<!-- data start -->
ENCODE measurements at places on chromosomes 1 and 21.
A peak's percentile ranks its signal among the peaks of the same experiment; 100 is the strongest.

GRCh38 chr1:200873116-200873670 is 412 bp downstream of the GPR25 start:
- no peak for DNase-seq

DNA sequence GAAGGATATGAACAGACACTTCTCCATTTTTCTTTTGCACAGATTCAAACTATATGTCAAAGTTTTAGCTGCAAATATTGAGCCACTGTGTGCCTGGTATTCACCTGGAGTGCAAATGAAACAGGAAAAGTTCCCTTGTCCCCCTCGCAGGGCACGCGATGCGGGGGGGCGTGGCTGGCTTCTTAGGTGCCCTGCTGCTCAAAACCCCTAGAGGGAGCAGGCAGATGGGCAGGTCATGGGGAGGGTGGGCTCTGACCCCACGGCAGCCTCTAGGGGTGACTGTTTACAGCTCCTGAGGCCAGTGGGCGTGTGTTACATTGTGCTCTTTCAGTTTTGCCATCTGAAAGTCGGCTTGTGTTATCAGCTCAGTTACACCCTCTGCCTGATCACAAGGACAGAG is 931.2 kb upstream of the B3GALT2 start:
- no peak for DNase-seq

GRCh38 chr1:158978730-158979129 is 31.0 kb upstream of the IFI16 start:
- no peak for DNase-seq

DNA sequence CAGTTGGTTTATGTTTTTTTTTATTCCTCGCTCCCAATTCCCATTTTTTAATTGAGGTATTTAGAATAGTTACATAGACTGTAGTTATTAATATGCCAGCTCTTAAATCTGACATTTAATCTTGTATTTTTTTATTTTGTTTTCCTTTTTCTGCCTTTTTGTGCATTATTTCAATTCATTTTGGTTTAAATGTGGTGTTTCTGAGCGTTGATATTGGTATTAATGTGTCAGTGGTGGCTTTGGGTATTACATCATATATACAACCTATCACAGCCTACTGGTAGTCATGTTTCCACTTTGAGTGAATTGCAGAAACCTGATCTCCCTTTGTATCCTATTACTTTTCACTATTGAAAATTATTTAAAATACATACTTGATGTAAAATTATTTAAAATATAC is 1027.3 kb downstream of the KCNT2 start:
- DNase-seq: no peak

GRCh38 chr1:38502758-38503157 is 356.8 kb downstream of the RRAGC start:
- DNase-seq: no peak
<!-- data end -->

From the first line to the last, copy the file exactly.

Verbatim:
ENCODE measurements at places on chromosomes 1 and 21.
A peak's percentile ranks its signal among the peaks of the same experiment; 100 is the strongest.

GRCh38 chr1:200873116-200873670 is 412 bp downstream of the GPR25 start:
- no peak for DNase-seq

DNA sequence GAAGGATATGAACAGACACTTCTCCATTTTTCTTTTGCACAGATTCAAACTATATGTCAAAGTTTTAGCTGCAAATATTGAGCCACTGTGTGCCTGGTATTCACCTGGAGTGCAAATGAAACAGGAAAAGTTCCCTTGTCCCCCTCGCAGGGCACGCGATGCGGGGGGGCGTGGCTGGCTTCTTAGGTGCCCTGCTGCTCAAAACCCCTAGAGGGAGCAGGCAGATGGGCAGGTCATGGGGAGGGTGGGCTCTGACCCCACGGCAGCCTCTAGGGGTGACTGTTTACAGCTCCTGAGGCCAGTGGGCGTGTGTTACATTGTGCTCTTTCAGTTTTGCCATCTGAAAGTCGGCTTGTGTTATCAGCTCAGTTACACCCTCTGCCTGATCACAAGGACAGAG is 931.2 kb upstream of the B3GALT2 start:
- no peak for DNase-seq

GRCh38 chr1:158978730-158979129 is 31.0 kb upstream of the IFI16 start:
- no peak for DNase-seq

DNA sequence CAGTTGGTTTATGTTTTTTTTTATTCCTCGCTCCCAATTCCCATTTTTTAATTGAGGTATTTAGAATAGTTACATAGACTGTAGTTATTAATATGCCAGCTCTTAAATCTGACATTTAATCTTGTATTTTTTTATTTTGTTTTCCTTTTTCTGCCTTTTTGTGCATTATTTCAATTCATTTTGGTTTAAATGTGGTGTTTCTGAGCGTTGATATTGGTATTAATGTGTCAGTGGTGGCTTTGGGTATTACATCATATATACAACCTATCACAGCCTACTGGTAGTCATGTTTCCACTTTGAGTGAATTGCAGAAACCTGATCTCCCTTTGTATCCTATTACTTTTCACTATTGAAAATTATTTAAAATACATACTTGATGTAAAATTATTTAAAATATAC is 1027.3 kb downstream of the KCNT2 start:
- DNase-seq: no peak

GRCh38 chr1:38502758-38503157 is 356.8 kb downstream of the RRAGC start:
- DNase-seq: no peak